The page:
SN: Are you pleased that you were one of the founding members of SCSDL?

Colin Chesters: Yes. Maybe we’re playing slightly too many games this year, but the idea is right. It’s a better option than what was in play before. More changes will continue to improve the landscape of youth soccer.  The changes come from the ongoing dialogues among all these top club directors at SCDSL discussing how we can improve youth soccer.

SNN: ‘Borrowing’ players for tournaments can sometimes be controversial. What is the official Cal South position on borrowing a soccer player?

Colin Chesters: Cal South says you can borrow. You can’t stop a kid from playing for whoever he wants to play for whenever he wants to play.

It can be healthy for the player to be borrowed, or it can lead to a burn-out situation. Now, if a kid just wants to play every weekend and the coach feels he needs a little bit of down time, then I don’t think it’s healthy. But if a kid’s coming back from injury or if he is not getting the minutes on the soccer field that he needs to develop as a player or if he or she is learning a new position and there are loan opportunities that come up, then it’s beneficial. I think it’s a case-by-case.

SNN: What is the Surf Soccer Club’s position on players being borrowed by other clubs for soccer tournaments?

Colin Chesters: Players can be borrowed if the coach approves.

It is simple. The coach can decide on an individual basis, “Hey, this player can benefit from extra playing time” or “this player has been playing a lot and probably could benefit from a weekend off before another big weekend.” I think the coaches are pretty fair with their assessments and are most interested in player development.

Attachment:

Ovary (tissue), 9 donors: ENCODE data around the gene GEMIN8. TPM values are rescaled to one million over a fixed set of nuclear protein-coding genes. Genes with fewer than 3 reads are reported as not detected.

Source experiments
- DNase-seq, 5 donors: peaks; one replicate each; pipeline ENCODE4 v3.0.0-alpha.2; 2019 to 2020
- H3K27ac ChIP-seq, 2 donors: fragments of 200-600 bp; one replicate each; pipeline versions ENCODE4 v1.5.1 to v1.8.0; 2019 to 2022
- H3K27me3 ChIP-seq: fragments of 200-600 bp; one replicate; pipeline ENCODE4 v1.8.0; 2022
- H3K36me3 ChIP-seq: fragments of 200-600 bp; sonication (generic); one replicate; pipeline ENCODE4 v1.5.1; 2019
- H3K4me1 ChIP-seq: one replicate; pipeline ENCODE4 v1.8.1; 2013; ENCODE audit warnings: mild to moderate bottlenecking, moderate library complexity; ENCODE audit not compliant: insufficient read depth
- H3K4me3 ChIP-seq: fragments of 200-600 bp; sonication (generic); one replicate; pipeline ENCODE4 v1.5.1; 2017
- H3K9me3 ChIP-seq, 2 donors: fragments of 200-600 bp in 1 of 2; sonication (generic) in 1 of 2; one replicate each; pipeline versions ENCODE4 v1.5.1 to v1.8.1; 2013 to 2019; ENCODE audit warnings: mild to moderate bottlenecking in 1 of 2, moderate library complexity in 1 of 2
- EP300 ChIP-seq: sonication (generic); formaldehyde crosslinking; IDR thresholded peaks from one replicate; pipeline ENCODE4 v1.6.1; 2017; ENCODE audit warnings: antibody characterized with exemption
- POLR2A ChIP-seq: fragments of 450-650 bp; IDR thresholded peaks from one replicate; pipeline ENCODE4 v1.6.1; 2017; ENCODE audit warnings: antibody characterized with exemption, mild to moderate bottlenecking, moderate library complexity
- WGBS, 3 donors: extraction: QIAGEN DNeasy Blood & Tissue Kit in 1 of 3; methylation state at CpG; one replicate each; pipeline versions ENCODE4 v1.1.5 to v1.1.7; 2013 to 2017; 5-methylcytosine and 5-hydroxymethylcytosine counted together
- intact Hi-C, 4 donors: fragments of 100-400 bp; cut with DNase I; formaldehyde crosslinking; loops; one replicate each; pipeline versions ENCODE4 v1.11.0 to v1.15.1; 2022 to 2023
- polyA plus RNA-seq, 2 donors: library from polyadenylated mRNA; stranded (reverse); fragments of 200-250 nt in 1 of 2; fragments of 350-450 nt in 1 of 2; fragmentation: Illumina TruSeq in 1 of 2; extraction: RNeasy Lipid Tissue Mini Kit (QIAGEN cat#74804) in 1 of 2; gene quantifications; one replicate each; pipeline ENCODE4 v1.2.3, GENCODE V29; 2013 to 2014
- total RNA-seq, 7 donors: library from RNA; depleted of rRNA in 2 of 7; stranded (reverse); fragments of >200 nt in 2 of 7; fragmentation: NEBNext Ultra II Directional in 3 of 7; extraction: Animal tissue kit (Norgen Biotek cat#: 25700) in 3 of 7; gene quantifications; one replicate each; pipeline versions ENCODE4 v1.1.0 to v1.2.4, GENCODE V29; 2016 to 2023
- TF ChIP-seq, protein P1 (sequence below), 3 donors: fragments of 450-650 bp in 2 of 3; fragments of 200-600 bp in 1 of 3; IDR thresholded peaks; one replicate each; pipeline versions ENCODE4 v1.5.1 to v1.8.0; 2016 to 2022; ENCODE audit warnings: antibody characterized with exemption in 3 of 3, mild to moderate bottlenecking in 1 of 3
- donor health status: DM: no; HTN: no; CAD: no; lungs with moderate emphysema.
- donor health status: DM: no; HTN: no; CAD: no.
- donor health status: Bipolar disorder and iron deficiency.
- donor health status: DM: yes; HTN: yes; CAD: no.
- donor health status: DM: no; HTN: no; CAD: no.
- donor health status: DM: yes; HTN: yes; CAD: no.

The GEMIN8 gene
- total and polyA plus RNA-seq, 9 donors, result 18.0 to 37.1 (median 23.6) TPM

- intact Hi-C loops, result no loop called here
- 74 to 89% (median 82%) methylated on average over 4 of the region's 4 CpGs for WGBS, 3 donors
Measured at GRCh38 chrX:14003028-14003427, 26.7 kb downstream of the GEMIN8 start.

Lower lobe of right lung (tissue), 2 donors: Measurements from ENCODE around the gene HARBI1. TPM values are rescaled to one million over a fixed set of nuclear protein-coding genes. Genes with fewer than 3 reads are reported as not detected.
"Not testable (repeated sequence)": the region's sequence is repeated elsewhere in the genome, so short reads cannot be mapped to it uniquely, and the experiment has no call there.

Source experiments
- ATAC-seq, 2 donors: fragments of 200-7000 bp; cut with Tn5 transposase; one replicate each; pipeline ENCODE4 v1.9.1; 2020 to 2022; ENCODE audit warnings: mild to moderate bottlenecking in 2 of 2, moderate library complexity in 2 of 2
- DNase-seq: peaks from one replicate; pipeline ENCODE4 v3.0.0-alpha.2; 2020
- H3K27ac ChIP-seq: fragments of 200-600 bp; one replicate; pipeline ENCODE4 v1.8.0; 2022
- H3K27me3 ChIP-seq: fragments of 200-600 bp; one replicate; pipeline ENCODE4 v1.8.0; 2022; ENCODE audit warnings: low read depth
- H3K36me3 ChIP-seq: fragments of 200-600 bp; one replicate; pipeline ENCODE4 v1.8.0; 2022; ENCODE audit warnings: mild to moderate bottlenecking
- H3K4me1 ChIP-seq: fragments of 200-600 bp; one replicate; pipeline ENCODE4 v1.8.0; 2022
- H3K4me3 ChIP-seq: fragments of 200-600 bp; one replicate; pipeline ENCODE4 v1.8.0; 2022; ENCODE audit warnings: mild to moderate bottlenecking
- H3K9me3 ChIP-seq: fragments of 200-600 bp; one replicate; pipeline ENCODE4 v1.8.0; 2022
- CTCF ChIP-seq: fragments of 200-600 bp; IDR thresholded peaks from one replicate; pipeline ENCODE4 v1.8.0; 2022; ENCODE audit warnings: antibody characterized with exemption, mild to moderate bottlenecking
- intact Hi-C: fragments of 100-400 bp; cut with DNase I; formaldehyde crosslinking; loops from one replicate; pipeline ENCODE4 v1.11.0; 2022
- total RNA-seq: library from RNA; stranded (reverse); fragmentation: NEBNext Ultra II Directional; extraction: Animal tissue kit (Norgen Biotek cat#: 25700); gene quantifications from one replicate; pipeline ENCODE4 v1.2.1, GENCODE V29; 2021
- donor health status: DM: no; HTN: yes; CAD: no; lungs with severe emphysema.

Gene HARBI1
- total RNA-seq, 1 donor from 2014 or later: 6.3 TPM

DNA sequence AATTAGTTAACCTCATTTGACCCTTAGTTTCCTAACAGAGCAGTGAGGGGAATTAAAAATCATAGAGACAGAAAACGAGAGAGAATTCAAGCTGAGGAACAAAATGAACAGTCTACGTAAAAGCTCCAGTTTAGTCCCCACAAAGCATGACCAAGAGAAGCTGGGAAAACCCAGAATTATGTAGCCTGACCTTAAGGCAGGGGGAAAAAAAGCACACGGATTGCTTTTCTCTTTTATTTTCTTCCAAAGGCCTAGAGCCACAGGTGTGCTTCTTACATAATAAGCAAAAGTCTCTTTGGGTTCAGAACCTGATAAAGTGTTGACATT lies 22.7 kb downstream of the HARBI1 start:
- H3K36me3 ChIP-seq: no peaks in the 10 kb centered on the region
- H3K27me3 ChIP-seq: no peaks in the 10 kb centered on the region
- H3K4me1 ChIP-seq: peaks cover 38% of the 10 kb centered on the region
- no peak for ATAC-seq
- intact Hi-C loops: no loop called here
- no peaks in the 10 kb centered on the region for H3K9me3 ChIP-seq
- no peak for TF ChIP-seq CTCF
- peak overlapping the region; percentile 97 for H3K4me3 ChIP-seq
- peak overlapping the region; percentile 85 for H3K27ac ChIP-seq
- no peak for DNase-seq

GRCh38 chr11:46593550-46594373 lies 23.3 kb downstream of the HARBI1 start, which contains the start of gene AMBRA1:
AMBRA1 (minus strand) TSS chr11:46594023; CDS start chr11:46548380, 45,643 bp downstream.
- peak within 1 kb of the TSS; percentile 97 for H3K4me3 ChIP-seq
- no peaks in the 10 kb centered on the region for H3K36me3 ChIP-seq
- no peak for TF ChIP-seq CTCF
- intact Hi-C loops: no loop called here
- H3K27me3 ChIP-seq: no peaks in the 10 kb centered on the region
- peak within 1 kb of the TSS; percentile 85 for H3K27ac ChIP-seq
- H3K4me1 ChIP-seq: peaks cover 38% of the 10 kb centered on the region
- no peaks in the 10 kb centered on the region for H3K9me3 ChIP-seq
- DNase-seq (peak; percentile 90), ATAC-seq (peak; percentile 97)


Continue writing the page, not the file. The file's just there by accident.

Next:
SNN: Sometimes being borrowed is a preview to being recruited. Is that something that coaches are concerned about or that players need to be aware of?

Colin Chesters: I think there is an element of recruiting to loan situations. But again, if you take care of your own business and run your club right, then it shouldn’t be a big issue. I don’t really worry about this.

But let’s be honest, I think clubs and coaches do use ‘borrowing’ players as a recruiting tool.

If everybody is above board then ‘borrowing’ players can be beneficial. But people bend the rules. They say they’re doing it for ‘X’ reason but then they do it for ‘Y’ reason and then it gets complicated and messy. Most of the stronger clubs have three or four teams per age bracket, so the clubs themselves can provide loaning opportunities within the clubs.

SN: Finally, what do you think about mismatches in some leagues, where you might end up with an 8-0 score in a game?

Colin Chesters: It’s not good for anybody, really, but it happens no matter what league you’re in or what level of play that you’re in.  Manchester United scored 8 on Arsenal the other week.

I think most coaches who have been around and really do their job correctly ought to get creative in those situations when there is a mismatch. They don’t want to be on the receiving end of that sort of situation. It’s beyond me when I see 15-0 scores in the U10s. Surely there’s something you can do.

For example, play your bench more and sub off your star player(s). If you play all your backs up front and your forwards in the back it will slow itself down.